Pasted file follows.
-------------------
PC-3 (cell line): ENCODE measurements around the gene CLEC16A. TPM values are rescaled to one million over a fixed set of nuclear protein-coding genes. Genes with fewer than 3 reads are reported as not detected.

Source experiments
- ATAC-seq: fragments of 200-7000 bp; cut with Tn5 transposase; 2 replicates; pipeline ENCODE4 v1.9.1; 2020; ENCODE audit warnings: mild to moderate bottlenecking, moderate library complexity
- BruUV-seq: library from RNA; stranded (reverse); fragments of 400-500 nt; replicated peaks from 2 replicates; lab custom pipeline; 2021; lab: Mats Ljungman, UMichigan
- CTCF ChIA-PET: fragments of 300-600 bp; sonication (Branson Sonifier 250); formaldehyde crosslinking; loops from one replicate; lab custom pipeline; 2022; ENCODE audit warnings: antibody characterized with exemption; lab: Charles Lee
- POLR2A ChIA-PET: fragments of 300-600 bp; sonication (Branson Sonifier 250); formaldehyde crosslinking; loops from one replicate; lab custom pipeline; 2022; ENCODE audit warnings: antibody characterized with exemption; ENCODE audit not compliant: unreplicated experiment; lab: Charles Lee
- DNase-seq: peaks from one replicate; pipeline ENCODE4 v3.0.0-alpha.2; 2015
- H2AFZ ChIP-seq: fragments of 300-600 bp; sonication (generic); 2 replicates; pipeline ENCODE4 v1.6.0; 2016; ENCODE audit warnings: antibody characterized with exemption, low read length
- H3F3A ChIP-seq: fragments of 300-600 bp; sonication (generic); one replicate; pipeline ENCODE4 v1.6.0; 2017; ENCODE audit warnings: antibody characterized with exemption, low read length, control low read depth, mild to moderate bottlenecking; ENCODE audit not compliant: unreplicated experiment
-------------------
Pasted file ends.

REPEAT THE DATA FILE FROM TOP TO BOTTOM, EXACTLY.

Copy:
PC-3 (cell line): ENCODE measurements around the gene CLEC16A. TPM values are rescaled to one million over a fixed set of nuclear protein-coding genes. Genes with fewer than 3 reads are reported as not detected.

Source experiments
- ATAC-seq: fragments of 200-7000 bp; cut with Tn5 transposase; 2 replicates; pipeline ENCODE4 v1.9.1; 2020; ENCODE audit warnings: mild to moderate bottlenecking, moderate library complexity
- BruUV-seq: library from RNA; stranded (reverse); fragments of 400-500 nt; replicated peaks from 2 replicates; lab custom pipeline; 2021; lab: Mats Ljungman, UMichigan
- CTCF ChIA-PET: fragments of 300-600 bp; sonication (Branson Sonifier 250); formaldehyde crosslinking; loops from one replicate; lab custom pipeline; 2022; ENCODE audit warnings: antibody characterized with exemption; lab: Charles Lee
- POLR2A ChIA-PET: fragments of 300-600 bp; sonication (Branson Sonifier 250); formaldehyde crosslinking; loops from one replicate; lab custom pipeline; 2022; ENCODE audit warnings: antibody characterized with exemption; ENCODE audit not compliant: unreplicated experiment; lab: Charles Lee
- DNase-seq: peaks from one replicate; pipeline ENCODE4 v3.0.0-alpha.2; 2015
- H2AFZ ChIP-seq: fragments of 300-600 bp; sonication (generic); 2 replicates; pipeline ENCODE4 v1.6.0; 2016; ENCODE audit warnings: antibody characterized with exemption, low read length
- H3F3A ChIP-seq: fragments of 300-600 bp; sonication (generic); one replicate; pipeline ENCODE4 v1.6.0; 2017; ENCODE audit warnings: antibody characterized with exemption, low read length, control low read depth, mild to moderate bottlenecking; ENCODE audit not compliant: unreplicated experiment